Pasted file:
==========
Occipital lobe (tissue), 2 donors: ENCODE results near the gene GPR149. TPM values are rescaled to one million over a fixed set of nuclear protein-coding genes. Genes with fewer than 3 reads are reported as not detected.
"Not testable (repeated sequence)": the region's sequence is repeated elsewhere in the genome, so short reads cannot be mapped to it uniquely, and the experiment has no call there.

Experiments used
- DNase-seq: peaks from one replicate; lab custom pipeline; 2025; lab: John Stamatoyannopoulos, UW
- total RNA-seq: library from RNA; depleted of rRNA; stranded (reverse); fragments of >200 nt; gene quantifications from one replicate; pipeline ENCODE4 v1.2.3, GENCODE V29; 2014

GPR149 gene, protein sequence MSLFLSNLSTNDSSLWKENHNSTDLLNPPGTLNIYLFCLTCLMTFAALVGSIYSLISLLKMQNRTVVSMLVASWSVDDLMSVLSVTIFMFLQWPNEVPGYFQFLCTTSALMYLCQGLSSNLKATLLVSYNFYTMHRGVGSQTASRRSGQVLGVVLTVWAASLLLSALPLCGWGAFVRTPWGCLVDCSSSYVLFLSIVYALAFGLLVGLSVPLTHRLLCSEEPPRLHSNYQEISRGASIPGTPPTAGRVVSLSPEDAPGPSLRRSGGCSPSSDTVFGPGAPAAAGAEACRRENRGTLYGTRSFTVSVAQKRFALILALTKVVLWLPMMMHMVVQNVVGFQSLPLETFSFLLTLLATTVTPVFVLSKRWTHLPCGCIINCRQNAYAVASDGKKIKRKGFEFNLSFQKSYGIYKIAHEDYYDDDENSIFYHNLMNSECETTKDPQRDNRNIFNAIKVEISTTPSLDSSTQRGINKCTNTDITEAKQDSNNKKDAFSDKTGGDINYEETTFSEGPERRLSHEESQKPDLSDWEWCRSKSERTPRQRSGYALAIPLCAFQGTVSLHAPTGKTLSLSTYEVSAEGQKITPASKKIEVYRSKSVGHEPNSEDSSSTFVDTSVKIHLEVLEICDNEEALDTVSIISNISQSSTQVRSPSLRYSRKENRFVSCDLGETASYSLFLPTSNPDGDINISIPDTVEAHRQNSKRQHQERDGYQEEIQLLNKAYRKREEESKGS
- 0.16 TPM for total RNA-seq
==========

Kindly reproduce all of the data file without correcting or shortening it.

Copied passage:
Occipital lobe (tissue), 2 donors: ENCODE results near the gene GPR149. TPM values are rescaled to one million over a fixed set of nuclear protein-coding genes. Genes with fewer than 3 reads are reported as not detected.
"Not testable (repeated sequence)": the region's sequence is repeated elsewhere in the genome, so short reads cannot be mapped to it uniquely, and the experiment has no call there.

Experiments used
- DNase-seq: peaks from one replicate; lab custom pipeline; 2025; lab: John Stamatoyannopoulos, UW
- total RNA-seq: library from RNA; depleted of rRNA; stranded (reverse); fragments of >200 nt; gene quantifications from one replicate; pipeline ENCODE4 v1.2.3, GENCODE V29; 2014

GPR149 gene, protein sequence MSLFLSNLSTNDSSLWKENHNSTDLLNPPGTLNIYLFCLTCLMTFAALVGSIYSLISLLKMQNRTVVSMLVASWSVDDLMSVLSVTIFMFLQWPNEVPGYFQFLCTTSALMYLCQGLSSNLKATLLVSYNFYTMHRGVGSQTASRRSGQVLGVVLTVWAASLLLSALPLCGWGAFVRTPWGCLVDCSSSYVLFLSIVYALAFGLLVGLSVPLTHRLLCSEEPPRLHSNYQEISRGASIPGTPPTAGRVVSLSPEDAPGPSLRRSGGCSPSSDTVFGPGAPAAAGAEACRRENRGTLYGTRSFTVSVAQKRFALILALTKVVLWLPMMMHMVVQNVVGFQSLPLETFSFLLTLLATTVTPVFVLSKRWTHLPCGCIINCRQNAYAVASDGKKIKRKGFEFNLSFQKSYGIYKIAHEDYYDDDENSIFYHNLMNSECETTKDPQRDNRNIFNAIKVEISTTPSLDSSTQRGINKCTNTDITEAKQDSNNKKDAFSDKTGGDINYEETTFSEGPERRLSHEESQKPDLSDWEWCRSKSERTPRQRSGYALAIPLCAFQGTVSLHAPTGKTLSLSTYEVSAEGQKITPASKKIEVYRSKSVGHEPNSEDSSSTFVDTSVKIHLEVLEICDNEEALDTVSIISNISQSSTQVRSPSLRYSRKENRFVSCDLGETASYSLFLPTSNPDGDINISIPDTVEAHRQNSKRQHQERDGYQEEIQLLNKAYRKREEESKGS
- 0.16 TPM for total RNA-seq